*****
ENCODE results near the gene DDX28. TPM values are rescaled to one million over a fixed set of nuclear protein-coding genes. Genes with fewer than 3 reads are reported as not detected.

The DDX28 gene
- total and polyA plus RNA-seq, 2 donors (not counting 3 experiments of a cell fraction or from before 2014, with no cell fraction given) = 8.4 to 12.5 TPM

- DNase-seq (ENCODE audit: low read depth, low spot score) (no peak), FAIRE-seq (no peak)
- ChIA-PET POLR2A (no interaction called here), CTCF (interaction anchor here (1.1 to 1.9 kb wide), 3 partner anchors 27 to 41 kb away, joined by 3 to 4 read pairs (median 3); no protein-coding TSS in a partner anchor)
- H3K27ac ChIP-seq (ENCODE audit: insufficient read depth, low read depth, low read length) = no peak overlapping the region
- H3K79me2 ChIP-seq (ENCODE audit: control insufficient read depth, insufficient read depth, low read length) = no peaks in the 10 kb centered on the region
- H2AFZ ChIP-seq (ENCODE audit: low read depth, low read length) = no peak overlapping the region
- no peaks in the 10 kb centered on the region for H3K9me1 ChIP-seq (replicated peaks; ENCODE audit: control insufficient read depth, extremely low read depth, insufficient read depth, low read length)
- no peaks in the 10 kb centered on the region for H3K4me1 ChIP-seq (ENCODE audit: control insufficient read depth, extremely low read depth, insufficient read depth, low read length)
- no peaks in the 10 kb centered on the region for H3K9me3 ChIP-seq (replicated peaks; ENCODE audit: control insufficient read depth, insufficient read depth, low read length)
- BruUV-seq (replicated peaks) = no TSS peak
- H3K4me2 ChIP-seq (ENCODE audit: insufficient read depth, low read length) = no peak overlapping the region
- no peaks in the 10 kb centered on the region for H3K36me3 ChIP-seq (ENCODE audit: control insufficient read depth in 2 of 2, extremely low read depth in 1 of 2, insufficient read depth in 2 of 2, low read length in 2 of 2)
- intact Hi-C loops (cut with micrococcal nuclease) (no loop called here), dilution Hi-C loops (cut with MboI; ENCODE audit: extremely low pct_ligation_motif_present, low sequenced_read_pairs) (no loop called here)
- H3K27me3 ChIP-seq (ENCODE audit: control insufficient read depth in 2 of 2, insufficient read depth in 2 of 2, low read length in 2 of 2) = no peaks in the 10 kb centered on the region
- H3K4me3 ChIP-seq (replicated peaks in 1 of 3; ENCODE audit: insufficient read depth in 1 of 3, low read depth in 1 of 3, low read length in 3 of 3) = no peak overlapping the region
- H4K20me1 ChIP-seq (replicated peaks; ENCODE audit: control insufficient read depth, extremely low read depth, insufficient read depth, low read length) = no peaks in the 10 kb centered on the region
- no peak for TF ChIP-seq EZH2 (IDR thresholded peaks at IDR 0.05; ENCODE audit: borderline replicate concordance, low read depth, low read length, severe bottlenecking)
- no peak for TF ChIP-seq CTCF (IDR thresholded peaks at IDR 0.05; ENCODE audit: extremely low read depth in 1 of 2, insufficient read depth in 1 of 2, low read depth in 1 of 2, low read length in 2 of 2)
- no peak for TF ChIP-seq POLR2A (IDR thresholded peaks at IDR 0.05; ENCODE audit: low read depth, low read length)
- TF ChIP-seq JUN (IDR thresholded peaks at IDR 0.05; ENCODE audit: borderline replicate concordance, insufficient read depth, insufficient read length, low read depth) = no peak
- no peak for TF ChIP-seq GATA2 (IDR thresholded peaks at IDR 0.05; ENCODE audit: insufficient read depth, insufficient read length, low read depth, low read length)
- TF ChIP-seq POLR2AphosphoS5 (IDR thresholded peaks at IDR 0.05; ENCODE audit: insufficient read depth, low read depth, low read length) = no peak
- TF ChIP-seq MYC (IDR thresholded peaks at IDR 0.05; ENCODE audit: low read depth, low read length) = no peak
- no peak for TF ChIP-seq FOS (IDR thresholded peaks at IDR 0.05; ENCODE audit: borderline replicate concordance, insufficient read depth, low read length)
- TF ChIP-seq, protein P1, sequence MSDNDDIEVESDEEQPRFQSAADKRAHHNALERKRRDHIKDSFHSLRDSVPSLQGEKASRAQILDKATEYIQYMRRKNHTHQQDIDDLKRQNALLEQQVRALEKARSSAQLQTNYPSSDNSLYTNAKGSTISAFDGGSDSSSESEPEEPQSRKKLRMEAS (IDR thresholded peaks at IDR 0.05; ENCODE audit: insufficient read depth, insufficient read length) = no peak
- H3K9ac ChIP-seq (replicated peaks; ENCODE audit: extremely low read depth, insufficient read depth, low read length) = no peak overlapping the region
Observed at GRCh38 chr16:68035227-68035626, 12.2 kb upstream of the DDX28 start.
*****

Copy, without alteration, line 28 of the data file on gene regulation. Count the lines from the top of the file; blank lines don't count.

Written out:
- H3K9ac ChIP-seq (replicated peaks; ENCODE audit: extremely low read depth, insufficient read depth, low read length) = no peak overlapping the region